In his book, The Purpose Economy, Aaron Hurst suggests we may be conflating purpose with destiny. Storytelling has long followed the formula of the hero’s journey — centering on the conception that the hero must find their one true purpose, the great and noble cause that will change the world. Having grown up enamored with stories about a hero finding their one true purpose, we may forget that, in reality, there are countless ways to embrace purpose. “Purpose isn’t a cause,” Hurst writes. “It is an approach to work and serving others.”
Myth #2: Your purpose will come to you in a sudden revelation
While this happens to a lucky few, it’s not common, largely because most people don’t just have one sense of purpose. We can have many over our lifetime, as we learn, grow and change over time. All of us will be shaped by our life experiences and our own journeys toward and through purpose.
Myth #3: Pursuing your passion is how you will find your purpose
While passion can offer hints about your purpose, it is not the same as purpose. In their book, The Purpose Factor, Brian and Gabrielle Bosché argue that passion grows as you discover your purpose, gain experience and develop your skills. And they mention Walt Disney and Steve Jobs, who became passionate about their work over time. How? By pursuing their purpose.
While the myth-busting can be helpful in figuring out how not to find your purpose, it might not get you — or the students you’re supporting — any closer to that purpose. Dr. Andreatta has some suggestions. More accurately, she has developed questions in four general areas that have proven useful as thought-provoking purpose prompts. These questions work for people of all ages and stages, backgrounds and life experiences, though each factor will certainly impact their answers.
Student supporters and coaches are already familiar with this type of questioning, which is key to the assessment process. Assessment is where the coaching relationship begins. Not only does it help the coach understand where each learner is and where they want to go, but by answering assessment questions, the learner better understands why they’re doing something, what is motivating them, what their ultimate goal is, and more.
Beyond the “why”
Connecting actions to goals and discussing the “why” behind them is already a tried-and-true InsideTrack approach for helping learners build motivation to persist and succeed. In her session, Dr. Andreatta encouraged taking it one step further: working with learners on exploring and connecting to their purpose. Working together, dig into their "why" to see how it relates to their sense of purpose. Pose some of the purpose-finding questions Dr. Andreatta shared. Make it a point to ask about their perspective on connecting to a purpose, and find out what value it has for them.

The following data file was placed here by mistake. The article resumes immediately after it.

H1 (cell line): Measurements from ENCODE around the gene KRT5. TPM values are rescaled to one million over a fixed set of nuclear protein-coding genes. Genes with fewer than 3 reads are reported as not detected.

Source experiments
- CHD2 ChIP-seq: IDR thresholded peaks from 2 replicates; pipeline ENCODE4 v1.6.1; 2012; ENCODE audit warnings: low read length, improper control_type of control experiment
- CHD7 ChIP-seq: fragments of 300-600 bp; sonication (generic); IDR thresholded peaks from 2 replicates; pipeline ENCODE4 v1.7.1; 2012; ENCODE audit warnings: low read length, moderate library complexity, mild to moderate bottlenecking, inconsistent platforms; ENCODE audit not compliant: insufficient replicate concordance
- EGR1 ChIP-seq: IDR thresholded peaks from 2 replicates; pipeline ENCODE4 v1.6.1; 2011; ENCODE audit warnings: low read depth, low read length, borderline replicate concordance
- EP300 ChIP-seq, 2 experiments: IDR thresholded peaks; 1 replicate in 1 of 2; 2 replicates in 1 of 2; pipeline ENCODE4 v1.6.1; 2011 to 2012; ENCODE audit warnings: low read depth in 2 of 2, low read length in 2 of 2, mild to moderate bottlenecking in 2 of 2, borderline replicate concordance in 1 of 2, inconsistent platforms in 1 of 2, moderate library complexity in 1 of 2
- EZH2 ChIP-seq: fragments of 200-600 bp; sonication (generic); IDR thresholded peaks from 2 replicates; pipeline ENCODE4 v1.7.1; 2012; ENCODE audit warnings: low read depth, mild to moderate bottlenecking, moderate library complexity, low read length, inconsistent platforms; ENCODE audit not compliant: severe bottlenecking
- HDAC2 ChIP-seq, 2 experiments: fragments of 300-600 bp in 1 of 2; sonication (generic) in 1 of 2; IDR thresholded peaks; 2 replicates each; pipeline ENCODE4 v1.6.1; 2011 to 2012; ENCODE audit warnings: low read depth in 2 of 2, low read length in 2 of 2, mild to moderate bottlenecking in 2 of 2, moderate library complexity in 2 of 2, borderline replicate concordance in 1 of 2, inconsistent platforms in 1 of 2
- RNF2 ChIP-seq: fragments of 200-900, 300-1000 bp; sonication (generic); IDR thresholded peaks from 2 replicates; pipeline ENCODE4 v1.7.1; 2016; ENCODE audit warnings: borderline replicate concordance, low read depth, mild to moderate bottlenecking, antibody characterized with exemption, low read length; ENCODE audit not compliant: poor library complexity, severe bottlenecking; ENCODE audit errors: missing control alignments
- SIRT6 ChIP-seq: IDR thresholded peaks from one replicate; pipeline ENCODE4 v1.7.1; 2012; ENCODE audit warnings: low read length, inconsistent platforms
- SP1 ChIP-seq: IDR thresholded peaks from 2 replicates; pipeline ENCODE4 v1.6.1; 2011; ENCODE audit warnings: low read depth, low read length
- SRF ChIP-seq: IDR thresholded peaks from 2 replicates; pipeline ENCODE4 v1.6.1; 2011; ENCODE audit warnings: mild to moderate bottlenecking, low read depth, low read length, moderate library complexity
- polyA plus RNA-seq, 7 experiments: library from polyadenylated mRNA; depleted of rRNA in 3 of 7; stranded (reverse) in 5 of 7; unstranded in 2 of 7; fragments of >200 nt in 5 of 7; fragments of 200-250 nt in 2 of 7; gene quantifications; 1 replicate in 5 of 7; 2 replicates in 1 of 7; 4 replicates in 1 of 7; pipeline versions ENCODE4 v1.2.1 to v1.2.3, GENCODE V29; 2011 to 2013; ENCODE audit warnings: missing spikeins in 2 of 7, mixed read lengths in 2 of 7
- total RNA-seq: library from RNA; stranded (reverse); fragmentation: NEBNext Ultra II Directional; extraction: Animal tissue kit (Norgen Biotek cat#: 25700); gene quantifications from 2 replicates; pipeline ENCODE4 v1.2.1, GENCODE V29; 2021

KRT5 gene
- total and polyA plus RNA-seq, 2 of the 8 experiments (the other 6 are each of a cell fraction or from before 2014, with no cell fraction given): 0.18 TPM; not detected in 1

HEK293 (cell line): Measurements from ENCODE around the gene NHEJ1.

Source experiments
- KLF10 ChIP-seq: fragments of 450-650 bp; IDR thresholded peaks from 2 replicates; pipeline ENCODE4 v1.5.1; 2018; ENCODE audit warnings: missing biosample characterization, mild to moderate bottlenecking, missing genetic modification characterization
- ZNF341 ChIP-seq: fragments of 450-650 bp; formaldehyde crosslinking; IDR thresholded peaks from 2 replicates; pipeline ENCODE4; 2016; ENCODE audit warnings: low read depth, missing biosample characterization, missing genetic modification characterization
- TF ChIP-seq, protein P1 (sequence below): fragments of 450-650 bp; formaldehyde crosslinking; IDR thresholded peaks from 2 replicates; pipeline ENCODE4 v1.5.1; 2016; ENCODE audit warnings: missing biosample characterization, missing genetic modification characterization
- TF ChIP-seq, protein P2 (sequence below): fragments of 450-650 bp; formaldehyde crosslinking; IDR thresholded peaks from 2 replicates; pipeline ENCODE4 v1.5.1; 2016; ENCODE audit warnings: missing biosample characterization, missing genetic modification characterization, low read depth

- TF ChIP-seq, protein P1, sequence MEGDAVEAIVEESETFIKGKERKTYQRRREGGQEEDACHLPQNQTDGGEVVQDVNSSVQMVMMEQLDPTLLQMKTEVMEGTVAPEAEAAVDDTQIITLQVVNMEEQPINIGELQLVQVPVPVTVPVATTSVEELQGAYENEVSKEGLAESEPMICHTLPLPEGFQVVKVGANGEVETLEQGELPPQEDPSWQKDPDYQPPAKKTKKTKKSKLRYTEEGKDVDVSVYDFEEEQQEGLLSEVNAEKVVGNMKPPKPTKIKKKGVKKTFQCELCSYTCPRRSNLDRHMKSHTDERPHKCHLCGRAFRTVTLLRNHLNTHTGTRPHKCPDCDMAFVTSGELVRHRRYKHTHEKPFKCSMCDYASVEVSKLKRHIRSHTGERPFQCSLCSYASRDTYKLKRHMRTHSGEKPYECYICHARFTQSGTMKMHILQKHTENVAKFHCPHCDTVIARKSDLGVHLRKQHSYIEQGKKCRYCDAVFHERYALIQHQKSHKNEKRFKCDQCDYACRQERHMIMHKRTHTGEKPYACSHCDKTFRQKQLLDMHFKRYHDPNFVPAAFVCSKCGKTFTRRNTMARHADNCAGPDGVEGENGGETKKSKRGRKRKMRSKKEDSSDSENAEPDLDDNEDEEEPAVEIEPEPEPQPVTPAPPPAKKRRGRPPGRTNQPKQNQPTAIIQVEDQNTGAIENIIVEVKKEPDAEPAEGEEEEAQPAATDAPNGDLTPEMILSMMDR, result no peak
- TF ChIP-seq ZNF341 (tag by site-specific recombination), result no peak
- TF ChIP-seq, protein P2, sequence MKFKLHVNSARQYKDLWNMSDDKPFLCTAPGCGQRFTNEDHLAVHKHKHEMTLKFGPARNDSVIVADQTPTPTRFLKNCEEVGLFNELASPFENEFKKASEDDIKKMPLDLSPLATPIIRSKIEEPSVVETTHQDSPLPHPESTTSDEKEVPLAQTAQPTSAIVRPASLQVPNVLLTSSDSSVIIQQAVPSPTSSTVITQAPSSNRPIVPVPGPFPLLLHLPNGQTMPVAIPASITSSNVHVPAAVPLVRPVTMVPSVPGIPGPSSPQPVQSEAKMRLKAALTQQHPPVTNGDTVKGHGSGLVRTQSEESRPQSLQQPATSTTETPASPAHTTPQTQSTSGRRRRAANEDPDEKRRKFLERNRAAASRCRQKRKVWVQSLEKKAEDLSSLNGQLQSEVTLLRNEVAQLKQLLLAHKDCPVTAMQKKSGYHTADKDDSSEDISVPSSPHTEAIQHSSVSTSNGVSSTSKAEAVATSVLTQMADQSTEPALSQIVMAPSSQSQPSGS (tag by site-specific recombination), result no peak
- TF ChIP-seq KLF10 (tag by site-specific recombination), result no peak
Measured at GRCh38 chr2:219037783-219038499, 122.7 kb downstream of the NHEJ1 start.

When your learners are looking to embark on or advance along a career path, you can take the conversation even further, helping them connect their purpose to their work. Encourage them to research the career pathways that interest them to figure out if they connect with the purpose of the pathways and organizations they encounter. Suggest that they look into the practices of the industry and organizations they’re interested in to see if these practices align with their own stated purpose. Propose informational interviews as a way to see if the company culture reflects their purpose and values. Knowing the importance of purpose to life and work, we not only can help students find their purpose, but also work on making our own lives more meaningful.
A bit more about Dr. Andreatta:
Dr. Britt Andreatta is an internationally recognized thought leader who uses her background in leadership, neuroscience, psychology and education to create science-based solutions for today’s workplace challenges. The CEO of Brain Aware Training and former CLO for Lynda.com (LinkedIn Learning), she has over 10 million views worldwide of her online courses and is the author of several best-selling books on the brain science of success including Wired to Grow, Wired to Resist, Wired to Connect, and Wired to Become. In 2022, Britt was named a Top 10 Influencer in Learning; in 2021, she was a Top 20 Learning Influencer and a Top 20 HR Influencer for Leadership Development.